Frankenstein Galaxy UGC 1382 Much Larger Than Previously Thought
Posted on July 16, 2016
Astronomers have found that galaxy UGC 1382 is much larger than previously thought. It is now considered to be one of the largest isolated galaxies known. It is also known as the Frankenstein Galaxy because unlike most galaxies its insides are younger than its outsides.UGC 1382 appeared to be a simple elliptical galaxy when using only optical data from the Sloan Digital Sky Survey (SDSS). Astronomers then discovered enormous spiral arms when ultraviolet data from the Galaxy Evolution Explorer (GALEX) and deep optical data from SDSS. The galaxy is even larger when combined with a with a view of low-density hydrogen gas (above). The galaxy is ten times larger than previous estimates.
Study co-author Mark Seibert of the Observatories of the Carnegie Institution for Science, says in a statement, "This rare, 'Frankenstein' galaxy formed and is able to survive because it lies in a quiet little suburban neighborhood of the universe, where none of the hubbub of the more crowded parts can bother it. It is so delicate that a slight nudge from a neighbor would cause it to disintegrate.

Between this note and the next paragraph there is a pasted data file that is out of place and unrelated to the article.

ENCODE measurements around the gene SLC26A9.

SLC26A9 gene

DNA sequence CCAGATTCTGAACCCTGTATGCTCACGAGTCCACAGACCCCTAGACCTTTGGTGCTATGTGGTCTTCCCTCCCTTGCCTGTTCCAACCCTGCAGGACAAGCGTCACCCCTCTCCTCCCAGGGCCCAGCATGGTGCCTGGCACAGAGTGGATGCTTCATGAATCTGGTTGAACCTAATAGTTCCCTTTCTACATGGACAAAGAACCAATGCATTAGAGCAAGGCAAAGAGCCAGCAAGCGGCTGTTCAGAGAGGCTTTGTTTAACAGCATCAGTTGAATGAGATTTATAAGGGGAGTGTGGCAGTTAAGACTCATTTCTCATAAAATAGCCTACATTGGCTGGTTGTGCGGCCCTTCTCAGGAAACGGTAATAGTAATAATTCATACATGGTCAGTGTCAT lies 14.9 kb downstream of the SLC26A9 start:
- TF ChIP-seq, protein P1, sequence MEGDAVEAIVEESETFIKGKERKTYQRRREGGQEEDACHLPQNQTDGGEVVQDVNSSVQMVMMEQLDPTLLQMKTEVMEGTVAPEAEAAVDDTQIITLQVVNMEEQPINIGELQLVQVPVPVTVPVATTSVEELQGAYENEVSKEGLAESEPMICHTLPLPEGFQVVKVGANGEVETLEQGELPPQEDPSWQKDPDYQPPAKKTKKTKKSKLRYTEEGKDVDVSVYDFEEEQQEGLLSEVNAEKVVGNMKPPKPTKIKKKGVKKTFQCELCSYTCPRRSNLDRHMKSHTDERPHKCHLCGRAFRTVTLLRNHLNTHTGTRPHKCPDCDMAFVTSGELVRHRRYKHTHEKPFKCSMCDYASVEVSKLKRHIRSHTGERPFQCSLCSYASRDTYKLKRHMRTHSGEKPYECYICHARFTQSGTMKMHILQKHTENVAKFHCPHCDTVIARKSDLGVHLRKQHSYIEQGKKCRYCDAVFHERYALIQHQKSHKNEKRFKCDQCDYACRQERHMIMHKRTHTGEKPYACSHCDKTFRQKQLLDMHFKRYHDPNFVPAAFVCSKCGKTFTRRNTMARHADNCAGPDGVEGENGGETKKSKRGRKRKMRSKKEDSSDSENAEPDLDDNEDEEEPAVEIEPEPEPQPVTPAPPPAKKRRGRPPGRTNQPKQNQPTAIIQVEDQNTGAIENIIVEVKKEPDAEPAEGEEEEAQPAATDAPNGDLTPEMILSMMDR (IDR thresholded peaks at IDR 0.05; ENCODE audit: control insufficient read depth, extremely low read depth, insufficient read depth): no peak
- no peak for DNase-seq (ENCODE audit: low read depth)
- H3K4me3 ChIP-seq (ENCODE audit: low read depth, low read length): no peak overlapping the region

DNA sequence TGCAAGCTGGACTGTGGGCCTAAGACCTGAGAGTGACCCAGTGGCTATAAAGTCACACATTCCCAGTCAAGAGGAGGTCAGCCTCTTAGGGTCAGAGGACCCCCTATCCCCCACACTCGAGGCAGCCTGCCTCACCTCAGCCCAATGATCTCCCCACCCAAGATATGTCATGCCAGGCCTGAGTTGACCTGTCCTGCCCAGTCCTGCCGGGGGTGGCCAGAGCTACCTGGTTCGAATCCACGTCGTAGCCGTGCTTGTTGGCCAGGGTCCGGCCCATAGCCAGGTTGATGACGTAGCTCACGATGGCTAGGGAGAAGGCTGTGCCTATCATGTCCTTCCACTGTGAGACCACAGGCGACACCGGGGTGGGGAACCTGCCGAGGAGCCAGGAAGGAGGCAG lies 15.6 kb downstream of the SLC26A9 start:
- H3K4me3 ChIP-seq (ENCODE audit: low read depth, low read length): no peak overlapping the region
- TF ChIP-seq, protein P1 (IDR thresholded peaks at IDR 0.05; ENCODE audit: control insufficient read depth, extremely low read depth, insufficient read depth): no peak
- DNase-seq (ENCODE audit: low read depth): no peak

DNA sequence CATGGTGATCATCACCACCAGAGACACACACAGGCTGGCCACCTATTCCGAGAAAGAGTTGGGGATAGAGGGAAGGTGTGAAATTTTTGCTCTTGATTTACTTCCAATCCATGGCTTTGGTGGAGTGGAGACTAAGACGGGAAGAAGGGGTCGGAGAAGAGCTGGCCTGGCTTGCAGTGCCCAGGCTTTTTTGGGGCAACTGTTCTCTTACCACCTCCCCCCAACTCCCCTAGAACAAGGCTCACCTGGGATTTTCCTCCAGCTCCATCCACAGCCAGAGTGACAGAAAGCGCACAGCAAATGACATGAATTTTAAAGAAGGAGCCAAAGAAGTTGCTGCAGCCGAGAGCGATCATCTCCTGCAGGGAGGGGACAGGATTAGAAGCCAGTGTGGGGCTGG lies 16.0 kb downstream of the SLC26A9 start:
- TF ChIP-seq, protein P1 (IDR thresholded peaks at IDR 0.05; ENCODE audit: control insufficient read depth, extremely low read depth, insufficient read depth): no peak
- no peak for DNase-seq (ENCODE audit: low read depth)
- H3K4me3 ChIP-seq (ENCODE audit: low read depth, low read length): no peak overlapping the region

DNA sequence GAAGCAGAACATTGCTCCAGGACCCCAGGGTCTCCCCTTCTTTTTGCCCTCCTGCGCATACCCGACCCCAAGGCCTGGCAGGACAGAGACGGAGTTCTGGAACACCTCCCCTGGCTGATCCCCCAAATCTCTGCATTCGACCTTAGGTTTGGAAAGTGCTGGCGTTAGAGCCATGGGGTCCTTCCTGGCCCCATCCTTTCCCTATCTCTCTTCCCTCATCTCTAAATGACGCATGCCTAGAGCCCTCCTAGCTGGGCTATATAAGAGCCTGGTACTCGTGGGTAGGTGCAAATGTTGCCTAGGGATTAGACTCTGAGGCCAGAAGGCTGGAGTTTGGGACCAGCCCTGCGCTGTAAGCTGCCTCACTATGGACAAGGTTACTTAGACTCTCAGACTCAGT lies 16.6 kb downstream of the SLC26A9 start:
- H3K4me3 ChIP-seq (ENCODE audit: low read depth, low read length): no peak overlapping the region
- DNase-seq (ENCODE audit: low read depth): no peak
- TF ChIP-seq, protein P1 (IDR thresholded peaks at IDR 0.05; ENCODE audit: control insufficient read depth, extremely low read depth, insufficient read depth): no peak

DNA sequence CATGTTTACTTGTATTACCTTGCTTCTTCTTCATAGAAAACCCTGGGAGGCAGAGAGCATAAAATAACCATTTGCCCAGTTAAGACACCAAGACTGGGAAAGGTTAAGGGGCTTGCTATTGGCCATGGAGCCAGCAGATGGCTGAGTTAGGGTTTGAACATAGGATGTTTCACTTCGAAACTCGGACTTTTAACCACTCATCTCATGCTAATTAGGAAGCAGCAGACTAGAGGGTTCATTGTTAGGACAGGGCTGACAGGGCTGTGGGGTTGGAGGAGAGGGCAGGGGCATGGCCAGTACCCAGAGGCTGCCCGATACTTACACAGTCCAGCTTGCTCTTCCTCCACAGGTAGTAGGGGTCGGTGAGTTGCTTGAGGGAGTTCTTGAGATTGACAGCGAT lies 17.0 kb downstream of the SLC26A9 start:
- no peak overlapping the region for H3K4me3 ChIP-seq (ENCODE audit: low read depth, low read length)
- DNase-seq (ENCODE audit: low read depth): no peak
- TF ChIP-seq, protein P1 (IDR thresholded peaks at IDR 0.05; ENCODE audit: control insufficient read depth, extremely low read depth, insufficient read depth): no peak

Lea Hagen, a graduate student at Pennsylvania State University, says, "We saw spiral arms extending far outside this galaxy, which no one had noticed before, and which elliptical galaxies should not have. That put us on an expedition to find out what this galaxy is and how it formed."
The astronomers think the unique structure of UGC 1382 may have resulted from separate entities coming together, rather than a single entity that grew outward. Seibert says, "The center of UGC 1382 is actually younger than the spiral disk surrounding it. It's old on the outside and young on the inside. This is like finding a tree whose inner growth rings are younger than the outer rings."
Hi-res imagery of the Frankenstein Galaxy can be downloaded here. A research paper on the study of the galaxy will be published in the Astrophysical Journal. The image below shows how the galaxy looks much smaller when observed solely with optical light.